May 6, 2014
MADISON - A dedicated corps of citizen volunteers and improvements in databases and technology have enabled Wisconsin to check the health of more lakes than ever before, with more than two-thirds of the assessed lakes and rivers found to support the fishing and swimming they should be able to support, a newly released report shows.
"Thanks to the hard work and innovation by our staff, scientific partners and citizen volunteers, we have a clearer picture than ever of the health of Wisconsin's waters," says Susan Sylvester, who leads DNR's water quality programs.
"There is good news: most of the waters assessed are supporting the fishing and swimming they're expected to support," she says. "We will continue to work with local governments and partners to improve and protect these waters while focusing on those lakes and river segments where monitoring showed they are impaired."
Under the federal Clean Water Act, Wisconsin and other states must submit every two years to the federal government a report that summarizes current water quality conditions and describes the states' programs for monitoring those waters and for protecting and improving them.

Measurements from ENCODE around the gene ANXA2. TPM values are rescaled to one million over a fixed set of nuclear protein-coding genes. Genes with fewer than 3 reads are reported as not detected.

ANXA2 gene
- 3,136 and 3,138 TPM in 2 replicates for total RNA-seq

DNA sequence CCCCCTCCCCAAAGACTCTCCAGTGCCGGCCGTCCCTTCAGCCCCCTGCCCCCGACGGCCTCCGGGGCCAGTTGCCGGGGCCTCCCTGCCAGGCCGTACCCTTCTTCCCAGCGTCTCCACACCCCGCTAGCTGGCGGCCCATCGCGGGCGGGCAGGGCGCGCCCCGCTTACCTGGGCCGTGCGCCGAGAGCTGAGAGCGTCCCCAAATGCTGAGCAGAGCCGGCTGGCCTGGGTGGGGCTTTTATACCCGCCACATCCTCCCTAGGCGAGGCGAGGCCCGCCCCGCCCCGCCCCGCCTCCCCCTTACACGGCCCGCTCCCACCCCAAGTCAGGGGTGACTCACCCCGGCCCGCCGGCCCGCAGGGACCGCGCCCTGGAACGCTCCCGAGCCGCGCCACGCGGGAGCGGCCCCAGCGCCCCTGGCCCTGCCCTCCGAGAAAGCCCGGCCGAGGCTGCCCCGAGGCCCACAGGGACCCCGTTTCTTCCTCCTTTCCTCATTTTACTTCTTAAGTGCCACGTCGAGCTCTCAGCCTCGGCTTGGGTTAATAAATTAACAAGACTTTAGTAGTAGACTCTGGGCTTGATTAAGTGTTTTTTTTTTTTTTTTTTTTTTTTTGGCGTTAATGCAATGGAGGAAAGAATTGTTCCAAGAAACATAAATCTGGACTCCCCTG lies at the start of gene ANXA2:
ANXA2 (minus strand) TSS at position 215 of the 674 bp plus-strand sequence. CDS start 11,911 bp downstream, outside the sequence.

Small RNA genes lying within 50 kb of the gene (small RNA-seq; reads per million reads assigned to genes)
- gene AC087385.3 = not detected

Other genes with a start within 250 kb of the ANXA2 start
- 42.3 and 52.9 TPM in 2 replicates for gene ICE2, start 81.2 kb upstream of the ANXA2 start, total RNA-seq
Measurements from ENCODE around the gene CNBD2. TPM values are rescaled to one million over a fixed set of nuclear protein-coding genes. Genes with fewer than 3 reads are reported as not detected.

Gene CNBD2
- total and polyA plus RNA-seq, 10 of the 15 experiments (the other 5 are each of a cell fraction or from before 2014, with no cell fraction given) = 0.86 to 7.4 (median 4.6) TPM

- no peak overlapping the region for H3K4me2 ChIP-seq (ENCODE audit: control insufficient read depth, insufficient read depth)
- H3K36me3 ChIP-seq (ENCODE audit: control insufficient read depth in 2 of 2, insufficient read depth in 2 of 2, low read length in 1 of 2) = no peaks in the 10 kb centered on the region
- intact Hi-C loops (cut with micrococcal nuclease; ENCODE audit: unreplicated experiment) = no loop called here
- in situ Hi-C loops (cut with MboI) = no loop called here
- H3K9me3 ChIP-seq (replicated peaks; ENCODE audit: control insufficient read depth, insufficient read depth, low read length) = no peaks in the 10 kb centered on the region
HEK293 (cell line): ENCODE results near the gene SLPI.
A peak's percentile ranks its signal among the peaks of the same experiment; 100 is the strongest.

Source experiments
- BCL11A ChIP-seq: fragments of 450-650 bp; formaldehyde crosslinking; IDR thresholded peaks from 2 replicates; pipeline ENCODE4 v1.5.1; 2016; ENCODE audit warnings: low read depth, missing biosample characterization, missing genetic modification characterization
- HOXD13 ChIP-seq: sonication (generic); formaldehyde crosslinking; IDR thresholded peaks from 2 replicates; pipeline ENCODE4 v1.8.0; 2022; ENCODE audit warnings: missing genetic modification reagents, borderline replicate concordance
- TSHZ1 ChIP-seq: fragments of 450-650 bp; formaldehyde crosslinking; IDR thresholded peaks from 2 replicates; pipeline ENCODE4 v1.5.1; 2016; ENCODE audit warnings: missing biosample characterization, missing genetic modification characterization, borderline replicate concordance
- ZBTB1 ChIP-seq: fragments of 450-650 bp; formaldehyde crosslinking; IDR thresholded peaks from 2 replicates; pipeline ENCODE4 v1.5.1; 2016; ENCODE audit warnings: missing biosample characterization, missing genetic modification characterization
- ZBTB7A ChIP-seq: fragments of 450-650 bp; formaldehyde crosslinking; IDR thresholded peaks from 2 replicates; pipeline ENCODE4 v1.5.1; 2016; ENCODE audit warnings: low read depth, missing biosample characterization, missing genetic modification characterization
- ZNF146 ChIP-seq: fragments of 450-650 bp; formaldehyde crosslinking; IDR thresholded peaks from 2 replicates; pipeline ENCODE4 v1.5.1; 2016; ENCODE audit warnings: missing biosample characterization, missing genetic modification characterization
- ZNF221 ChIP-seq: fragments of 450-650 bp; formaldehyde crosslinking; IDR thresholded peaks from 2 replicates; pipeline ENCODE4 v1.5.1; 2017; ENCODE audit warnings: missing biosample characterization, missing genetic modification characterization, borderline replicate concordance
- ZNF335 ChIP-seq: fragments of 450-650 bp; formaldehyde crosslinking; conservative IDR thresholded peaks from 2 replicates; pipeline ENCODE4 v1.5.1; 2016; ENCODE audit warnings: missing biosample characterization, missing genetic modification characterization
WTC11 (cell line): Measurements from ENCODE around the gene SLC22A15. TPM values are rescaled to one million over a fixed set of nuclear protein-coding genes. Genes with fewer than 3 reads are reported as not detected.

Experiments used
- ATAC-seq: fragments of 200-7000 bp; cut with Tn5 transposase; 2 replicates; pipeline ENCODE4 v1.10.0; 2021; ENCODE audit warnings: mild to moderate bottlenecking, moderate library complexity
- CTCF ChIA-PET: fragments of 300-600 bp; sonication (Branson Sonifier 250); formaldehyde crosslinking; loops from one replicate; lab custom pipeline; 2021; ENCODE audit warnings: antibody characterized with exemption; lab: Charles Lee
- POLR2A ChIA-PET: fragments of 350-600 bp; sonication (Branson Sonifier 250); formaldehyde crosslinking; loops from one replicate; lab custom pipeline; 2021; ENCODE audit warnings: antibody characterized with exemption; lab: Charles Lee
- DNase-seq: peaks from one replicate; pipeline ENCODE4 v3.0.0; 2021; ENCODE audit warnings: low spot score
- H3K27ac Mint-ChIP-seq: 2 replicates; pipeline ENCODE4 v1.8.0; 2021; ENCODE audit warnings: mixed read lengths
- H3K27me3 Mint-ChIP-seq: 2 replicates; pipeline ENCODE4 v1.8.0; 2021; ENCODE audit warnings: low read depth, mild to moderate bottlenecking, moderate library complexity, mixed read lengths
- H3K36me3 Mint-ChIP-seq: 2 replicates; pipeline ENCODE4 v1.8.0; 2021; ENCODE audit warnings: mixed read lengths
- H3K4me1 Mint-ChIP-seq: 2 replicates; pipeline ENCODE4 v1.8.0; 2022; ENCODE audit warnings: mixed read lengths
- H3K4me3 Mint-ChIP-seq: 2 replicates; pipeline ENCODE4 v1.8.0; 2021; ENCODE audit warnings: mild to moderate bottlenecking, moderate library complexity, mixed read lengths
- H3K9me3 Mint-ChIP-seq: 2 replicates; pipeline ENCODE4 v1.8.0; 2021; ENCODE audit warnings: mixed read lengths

Brian Weigel, who lead's DNR's water evaluation section, says that Wisconsin's 2014 Water Quality Report to Congress assesses a significantly greater number of waters than ever before. DNR staff, partnering scientists and citizen volunteers collect water samples and assess populations of fish, insects and other aquatic life to gauge the health of individual waters and to represent waters as a class. More than 1,200 volunteers collected data on 800 lakes; their information was used in conjunction with satellite imagery to predict water clarity on lakes that otherwise would not have been monitored.
"Wisconsin's creative approach to assessing its waters is recognized as an 'act to follow' among other state agencies," Sylvester says. "Wisconsin has an abundance of waters - more than 15,000 lakes, and 88,000 river miles, for starters, and our assessments help us understand where we are now, what we need to continue to improve, and trends we need to watch for the future."
The 22-page executive summary of the online report highlights the range of water quality monitoring and assessments DNR does for different purposes. Some waters are randomly selected for monitoring to help build a representative sample of lakes; others are targeted for monitoring because DNR suspects there might be potential problems because of historical pollution, as with harbors or along major industrial rivers.
FOR MORE INFORMATION CONTACT: Brian Weigel, 608-266-9277